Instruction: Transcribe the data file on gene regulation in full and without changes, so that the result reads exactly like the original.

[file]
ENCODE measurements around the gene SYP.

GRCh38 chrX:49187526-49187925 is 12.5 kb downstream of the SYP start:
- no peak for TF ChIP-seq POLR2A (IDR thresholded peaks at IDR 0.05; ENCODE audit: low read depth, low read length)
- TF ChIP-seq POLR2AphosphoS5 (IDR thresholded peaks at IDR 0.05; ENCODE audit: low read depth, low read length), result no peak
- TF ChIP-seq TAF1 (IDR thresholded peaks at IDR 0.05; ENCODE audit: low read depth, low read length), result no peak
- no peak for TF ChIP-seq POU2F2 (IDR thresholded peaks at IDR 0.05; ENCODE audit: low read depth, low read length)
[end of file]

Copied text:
ENCODE measurements around the gene SYP.

GRCh38 chrX:49187526-49187925 is 12.5 kb downstream of the SYP start:
- no peak for TF ChIP-seq POLR2A (IDR thresholded peaks at IDR 0.05; ENCODE audit: low read depth, low read length)
- TF ChIP-seq POLR2AphosphoS5 (IDR thresholded peaks at IDR 0.05; ENCODE audit: low read depth, low read length), result no peak
- TF ChIP-seq TAF1 (IDR thresholded peaks at IDR 0.05; ENCODE audit: low read depth, low read length), result no peak
- no peak for TF ChIP-seq POU2F2 (IDR thresholded peaks at IDR 0.05; ENCODE audit: low read depth, low read length)